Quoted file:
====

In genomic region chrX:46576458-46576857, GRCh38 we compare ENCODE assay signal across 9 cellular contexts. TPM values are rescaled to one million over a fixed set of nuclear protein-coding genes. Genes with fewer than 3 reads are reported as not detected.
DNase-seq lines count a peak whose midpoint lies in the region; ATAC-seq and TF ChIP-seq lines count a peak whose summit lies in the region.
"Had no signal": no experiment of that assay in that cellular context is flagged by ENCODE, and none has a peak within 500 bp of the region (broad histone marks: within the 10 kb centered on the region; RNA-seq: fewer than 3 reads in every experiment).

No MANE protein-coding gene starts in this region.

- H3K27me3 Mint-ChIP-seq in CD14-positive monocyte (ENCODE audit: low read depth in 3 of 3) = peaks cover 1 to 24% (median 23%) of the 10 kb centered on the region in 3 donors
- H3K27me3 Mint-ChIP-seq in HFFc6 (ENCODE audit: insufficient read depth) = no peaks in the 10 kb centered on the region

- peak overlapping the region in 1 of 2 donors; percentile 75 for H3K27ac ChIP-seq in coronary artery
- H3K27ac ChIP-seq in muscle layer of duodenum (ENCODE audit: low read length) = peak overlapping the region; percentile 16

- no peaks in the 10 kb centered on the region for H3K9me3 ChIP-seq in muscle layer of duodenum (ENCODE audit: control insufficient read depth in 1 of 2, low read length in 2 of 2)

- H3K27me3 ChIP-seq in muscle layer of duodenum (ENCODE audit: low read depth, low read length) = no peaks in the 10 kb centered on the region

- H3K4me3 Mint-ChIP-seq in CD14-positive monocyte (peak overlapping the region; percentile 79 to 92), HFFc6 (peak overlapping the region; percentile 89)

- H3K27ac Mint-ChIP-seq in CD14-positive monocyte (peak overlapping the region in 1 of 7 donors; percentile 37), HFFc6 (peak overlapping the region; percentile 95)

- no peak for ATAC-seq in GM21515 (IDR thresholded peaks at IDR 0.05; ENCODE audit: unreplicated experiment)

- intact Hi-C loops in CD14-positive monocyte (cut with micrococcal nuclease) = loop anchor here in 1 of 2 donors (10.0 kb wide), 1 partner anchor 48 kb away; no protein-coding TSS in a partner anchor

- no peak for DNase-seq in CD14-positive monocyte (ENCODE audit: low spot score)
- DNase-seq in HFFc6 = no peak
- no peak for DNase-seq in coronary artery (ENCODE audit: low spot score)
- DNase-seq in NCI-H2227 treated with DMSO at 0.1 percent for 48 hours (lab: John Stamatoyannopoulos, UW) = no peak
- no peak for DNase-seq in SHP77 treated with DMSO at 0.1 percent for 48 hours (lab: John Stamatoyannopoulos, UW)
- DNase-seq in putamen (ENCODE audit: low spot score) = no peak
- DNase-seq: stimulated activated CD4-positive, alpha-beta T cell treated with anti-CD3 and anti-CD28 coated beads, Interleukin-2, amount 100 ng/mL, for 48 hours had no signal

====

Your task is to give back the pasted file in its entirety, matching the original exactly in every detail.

In genomic region chrX:46576458-46576857, GRCh38 we compare ENCODE assay signal across 9 cellular contexts. TPM values are rescaled to one million over a fixed set of nuclear protein-coding genes. Genes with fewer than 3 reads are reported as not detected.
DNase-seq lines count a peak whose midpoint lies in the region; ATAC-seq and TF ChIP-seq lines count a peak whose summit lies in the region.
"Had no signal": no experiment of that assay in that cellular context is flagged by ENCODE, and none has a peak within 500 bp of the region (broad histone marks: within the 10 kb centered on the region; RNA-seq: fewer than 3 reads in every experiment).

No MANE protein-coding gene starts in this region.

- H3K27me3 Mint-ChIP-seq in CD14-positive monocyte (ENCODE audit: low read depth in 3 of 3) = peaks cover 1 to 24% (median 23%) of the 10 kb centered on the region in 3 donors
- H3K27me3 Mint-ChIP-seq in HFFc6 (ENCODE audit: insufficient read depth) = no peaks in the 10 kb centered on the region

- peak overlapping the region in 1 of 2 donors; percentile 75 for H3K27ac ChIP-seq in coronary artery
- H3K27ac ChIP-seq in muscle layer of duodenum (ENCODE audit: low read length) = peak overlapping the region; percentile 16

- no peaks in the 10 kb centered on the region for H3K9me3 ChIP-seq in muscle layer of duodenum (ENCODE audit: control insufficient read depth in 1 of 2, low read length in 2 of 2)

- H3K27me3 ChIP-seq in muscle layer of duodenum (ENCODE audit: low read depth, low read length) = no peaks in the 10 kb centered on the region

- H3K4me3 Mint-ChIP-seq in CD14-positive monocyte (peak overlapping the region; percentile 79 to 92), HFFc6 (peak overlapping the region; percentile 89)

- H3K27ac Mint-ChIP-seq in CD14-positive monocyte (peak overlapping the region in 1 of 7 donors; percentile 37), HFFc6 (peak overlapping the region; percentile 95)

- no peak for ATAC-seq in GM21515 (IDR thresholded peaks at IDR 0.05; ENCODE audit: unreplicated experiment)

- intact Hi-C loops in CD14-positive monocyte (cut with micrococcal nuclease) = loop anchor here in 1 of 2 donors (10.0 kb wide), 1 partner anchor 48 kb away; no protein-coding TSS in a partner anchor

- no peak for DNase-seq in CD14-positive monocyte (ENCODE audit: low spot score)
- DNase-seq in HFFc6 = no peak
- no peak for DNase-seq in coronary artery (ENCODE audit: low spot score)
- DNase-seq in NCI-H2227 treated with DMSO at 0.1 percent for 48 hours (lab: John Stamatoyannopoulos, UW) = no peak
- no peak for DNase-seq in SHP77 treated with DMSO at 0.1 percent for 48 hours (lab: John Stamatoyannopoulos, UW)
- DNase-seq in putamen (ENCODE audit: low spot score) = no peak
- DNase-seq: stimulated activated CD4-positive, alpha-beta T cell treated with anti-CD3 and anti-CD28 coated beads, Interleukin-2, amount 100 ng/mL, for 48 hours had no signal